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July 29, 2014

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Winning Arizona Powerball ticket sold at suburban Phoenix store

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Phil Sears / AP

Powerball numbers are chosen in the drawing at the Florida Lottery on Wednesday, Nov. 28, 2012, in Tallahassee, Fla. The numbers drawn in the $579.9-million game were: 5, 16, 22, 23, 29 and Powerball of 6.

Updated Thursday, Nov. 29, 2012 | 10:24 a.m.

Powerball Lottery Fever

As the jackpot in the multi-state Powerball lottery passes $500 million, hopeful ticket buyers queue up outside the Arizona Last Stop in White Hills, Ariz. Tuesday, Nov. 27, 2012. Launch slideshow »

KANSAS CITY, Mo. (AP) — Two lucky ticket holders — one in Arizona and another in Missouri — are waking up Thursday to new lives as multimillionaires after the largest Powerball jackpot drawing ever.

Lottery officials said the winning Arizona ticket was sold at store in suburban Phoenix. It was issued at a 4 Sons Food Store in Fountain Hills.

Powerball officials said two tickets matched all six numbers to win the record $587.5 million jackpot. The numbers drawn for Wednesday night for the second-highest jackpot in U.S. lottery history are 5, 16, 22, 23, 29. The Powerball is 6.

It was not clear whether the winning tickets belonged to individuals or were purchased by groups.

One of the winning tickets was sold in the Kansas City area but the winner has yet to come forward, Missouri Lottery spokesman Gary Gonder said. The ticket holder has 180 days to claim the prize.

Gonder said he would visit the store that sold the winning ticket to help with an expected onslaught of media attention. No details on that store have been released.

Americans went on a ticket-buying spree in the run-up to Wednesday's drawing, the big money enticing many people who rarely, if ever, play the lottery to purchase a shot at the second-largest payout in U.S. history.

Tickets were selling at a rate of 130,000 a minute nationwide — about six times the volume from a week ago. That pushed the jackpot even higher, said Chuck Strutt, executive director of the Multi-State Lottery Association.

Iowa Lottery spokeswoman Mary Neumauer said the jackpot was estimated at $587.5 million by early Thursday, adjusted slightly upward from the $579.9 million estimate at the time of the drawing. The cash payout was $384.7 million.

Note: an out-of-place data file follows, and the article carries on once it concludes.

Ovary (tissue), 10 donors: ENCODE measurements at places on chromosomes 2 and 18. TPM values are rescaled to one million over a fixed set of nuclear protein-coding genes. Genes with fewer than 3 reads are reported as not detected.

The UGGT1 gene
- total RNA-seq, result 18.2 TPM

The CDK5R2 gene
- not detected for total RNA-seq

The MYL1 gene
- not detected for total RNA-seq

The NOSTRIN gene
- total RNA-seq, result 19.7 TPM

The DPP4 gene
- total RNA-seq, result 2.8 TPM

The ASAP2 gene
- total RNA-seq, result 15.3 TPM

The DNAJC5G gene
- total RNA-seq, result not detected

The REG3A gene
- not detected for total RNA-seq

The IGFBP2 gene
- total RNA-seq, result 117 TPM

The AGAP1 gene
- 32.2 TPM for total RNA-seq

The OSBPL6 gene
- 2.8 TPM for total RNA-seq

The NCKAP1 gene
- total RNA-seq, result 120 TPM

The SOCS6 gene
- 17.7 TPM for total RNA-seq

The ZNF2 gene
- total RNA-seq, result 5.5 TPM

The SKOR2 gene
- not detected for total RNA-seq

Among those who had been hoping to win was Lamar Fallie, a jobless Chicago man who said his six tickets conjured a pleasant daydream: If he wins, he plans to take care of his church, make big donations to schools and then "retire from being unemployed."

The jackpot had already rolled over 16 consecutive times without a winner, but Powerball officials said Wednesday they believed there was a 75 percent chance the winning combination would be drawn this time.

Some experts had predicted that if one ticket hit the right numbers, chances were good that multiple ones would. That happened in the Mega Millions drawing in March, when three ticket buyers shared a $656 million jackpot, which remained the largest lottery payout of all time. And it happened again for Wednesday's Powerball drawing.

Yvette Gavin, who sold the tickets to Fallie, is only an occasional lottery player herself, but she said the huge jackpot compelled her to play this time. As for the promises she often gets from ticket purchasers, Gavin isn't holding her breath.

"A lot of customers say if they win they will take care of me, but I will have to wait and see," she said.

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  1. Gov. Sandoval should be concerned with the money a lottery would bring in for education rather than the myth of how a lottery would effect the casino's bottom line. I hope whoever won the PB is a Nevadan who made that drive from NV to AZ to buy a ticket. The AZ governor must be sporting a big smile while reading the morning paper right about now.

  2. Before we jump all over this would be good for our schools check out this article.

    http://www.publicschoolreview.com/articl...

    Something to think about.

    "one of the biggest problems is that the more the lotteries bring in to schools, the more states cut education budgets in anticipation of those windfalls."